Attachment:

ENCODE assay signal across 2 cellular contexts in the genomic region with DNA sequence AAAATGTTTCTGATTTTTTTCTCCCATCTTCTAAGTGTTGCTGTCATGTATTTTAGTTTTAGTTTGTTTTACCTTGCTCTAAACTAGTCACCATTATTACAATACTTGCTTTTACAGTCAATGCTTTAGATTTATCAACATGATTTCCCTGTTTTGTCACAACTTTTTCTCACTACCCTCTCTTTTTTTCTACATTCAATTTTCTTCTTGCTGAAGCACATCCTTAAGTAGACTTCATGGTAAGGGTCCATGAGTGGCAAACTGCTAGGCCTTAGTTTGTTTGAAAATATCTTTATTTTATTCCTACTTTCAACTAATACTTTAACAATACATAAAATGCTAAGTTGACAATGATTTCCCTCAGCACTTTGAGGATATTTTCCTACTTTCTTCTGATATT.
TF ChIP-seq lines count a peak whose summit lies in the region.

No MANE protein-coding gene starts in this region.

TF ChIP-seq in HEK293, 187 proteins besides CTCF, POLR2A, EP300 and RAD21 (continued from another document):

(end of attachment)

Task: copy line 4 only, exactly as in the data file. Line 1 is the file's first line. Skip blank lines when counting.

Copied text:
TF ChIP-seq in HEK293, 187 proteins besides CTCF, POLR2A, EP300 and RAD21 (continued from another document):